This “Agnostic Principle,” taken from Thomas Huxley, states that “it is wrong for a man to say that he is certain of the objective truth of any proposition unless he can produce evidence which logically justifies that certainty.” It can be said fairly that this principle is both the historical and epistemological cornerstone of agnosticism. I would agree with Huxley that if anyone makes objective truth claims it is incumbent upon them to provide evidence which logically justifies the claim made. Yet this principle is mainly attacking those who believe in the certainty of God’s existence, asking them to provide the necessary evidence, and for that it is fine, but it does not take into account probabilities of belief.
If we add that “some minimum of affirmative religious doctrine can be established on adequate grounds” to the Agnostic Principle, then we must believe that such doctrine meets at least a minimal criteria for justification. That is, a religious agnostic must have some good reasons for believing the “religious” side of the label. It could be that these good reasons are constituted by the logical weight of the arguments for God’s existence, and that the agnostic accepts some of the critical analyses of those arguments. This “balancing out” of the positive and negative arguments for God’s existence can still allow for belief in God, as long as the belief is one of possibility. If the positive arguments outweigh the negative ones, then you can reasonably believe that God probably exists, though the strength of this belief cannot exceed the probability of its justification.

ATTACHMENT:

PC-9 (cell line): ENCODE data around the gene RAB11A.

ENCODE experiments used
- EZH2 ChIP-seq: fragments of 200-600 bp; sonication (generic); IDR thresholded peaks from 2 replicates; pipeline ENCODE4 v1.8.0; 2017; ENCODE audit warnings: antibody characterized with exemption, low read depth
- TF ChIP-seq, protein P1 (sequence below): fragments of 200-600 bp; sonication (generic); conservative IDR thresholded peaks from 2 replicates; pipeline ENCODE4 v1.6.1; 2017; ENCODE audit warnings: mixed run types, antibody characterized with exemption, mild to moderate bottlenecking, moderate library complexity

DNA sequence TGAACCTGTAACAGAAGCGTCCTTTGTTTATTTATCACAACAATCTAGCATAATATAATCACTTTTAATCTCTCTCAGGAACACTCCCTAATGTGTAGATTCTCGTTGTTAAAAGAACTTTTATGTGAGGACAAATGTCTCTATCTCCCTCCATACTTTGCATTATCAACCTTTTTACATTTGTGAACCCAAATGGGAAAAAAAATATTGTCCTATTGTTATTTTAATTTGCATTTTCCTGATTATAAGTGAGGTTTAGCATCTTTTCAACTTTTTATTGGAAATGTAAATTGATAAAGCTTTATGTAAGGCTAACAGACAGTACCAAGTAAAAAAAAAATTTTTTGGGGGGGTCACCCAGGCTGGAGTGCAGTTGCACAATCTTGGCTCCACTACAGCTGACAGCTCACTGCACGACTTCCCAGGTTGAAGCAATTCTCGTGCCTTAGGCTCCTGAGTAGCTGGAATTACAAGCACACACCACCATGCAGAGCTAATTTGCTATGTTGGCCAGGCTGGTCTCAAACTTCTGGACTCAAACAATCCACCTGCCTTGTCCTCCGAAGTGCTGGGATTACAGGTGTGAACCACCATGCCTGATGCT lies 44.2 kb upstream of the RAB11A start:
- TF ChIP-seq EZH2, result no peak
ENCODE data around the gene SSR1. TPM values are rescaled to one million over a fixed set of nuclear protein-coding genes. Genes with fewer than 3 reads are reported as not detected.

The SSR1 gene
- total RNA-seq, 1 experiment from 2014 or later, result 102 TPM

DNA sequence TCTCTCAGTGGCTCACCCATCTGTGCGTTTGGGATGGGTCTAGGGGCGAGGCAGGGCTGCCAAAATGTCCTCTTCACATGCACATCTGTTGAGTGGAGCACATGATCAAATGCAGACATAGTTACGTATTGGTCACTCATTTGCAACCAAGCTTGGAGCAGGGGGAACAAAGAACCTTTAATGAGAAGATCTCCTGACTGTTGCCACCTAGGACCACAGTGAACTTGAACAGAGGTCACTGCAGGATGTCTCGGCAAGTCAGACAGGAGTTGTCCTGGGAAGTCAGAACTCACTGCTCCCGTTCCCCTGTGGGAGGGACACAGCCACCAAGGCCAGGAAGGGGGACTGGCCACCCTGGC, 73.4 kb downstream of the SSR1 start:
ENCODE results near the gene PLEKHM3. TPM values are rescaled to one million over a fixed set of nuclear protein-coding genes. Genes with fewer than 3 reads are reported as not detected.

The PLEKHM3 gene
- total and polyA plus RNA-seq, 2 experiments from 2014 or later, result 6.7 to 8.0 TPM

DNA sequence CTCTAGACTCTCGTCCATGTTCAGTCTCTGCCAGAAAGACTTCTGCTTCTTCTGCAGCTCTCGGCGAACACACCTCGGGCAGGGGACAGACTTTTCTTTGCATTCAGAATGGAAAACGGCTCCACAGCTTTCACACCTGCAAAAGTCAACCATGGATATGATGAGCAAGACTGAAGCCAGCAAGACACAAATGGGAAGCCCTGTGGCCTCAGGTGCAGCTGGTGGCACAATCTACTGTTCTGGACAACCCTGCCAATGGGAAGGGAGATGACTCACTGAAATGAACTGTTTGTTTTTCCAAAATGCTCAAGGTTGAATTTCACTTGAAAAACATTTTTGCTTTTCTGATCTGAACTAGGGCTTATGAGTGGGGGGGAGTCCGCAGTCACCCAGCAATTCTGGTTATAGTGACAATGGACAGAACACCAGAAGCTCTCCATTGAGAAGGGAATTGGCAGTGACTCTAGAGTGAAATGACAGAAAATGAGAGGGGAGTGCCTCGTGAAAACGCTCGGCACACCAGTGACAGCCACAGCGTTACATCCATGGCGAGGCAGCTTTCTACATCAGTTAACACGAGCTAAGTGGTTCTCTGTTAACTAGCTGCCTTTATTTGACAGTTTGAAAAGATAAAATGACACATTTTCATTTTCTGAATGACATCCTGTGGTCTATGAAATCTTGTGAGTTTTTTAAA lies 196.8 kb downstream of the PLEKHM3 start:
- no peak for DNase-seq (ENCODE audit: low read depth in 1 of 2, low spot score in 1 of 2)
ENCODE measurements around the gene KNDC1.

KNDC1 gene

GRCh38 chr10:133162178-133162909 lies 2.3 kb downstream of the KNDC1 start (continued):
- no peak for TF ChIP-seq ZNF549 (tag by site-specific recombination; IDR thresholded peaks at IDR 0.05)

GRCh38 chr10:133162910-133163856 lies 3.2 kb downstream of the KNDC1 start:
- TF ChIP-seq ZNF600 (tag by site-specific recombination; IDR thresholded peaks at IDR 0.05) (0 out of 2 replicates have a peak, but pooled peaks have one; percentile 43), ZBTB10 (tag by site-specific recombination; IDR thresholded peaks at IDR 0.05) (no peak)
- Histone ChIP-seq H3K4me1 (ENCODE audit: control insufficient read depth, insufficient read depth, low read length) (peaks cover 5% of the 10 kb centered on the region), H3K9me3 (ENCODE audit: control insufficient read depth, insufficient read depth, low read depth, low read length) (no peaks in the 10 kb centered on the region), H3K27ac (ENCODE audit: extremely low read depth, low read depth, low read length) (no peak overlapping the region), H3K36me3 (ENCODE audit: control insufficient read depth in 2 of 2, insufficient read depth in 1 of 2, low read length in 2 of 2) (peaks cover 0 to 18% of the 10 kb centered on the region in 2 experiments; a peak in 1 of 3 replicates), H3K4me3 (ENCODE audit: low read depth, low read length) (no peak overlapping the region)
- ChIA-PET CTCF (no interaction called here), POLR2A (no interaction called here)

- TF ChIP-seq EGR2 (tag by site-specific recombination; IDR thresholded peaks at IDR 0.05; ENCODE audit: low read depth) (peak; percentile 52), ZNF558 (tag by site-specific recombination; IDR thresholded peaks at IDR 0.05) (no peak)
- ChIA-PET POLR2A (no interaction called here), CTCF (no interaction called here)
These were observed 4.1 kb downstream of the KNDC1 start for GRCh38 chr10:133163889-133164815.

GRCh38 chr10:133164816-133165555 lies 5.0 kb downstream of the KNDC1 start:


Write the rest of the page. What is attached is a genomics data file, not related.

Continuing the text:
If we are going to add “the religion or religiousness which makes no very substantial or disputational doctrinal demands” to the Agnostic Principle, then we must describe exactly what this “religion” amounts to in terms of propositions about God. If the propositions are “God might exist” or “It is possible that God exists,” then we have to be careful in proportioning the belief with the justification. As Flew notes, only this sort of religion can properly be called “agnostic,” for it does not have strong propositional truth claims. But belief in the high probability of God’s existence is stronger and thus requires firmer justification. This sort of “religiosity” is not “agnostic” because it goes beyond the proposition that one “cannot know” (SA), or even “cannot know now” (WA), whether God exists.
5. The Onus and the Razor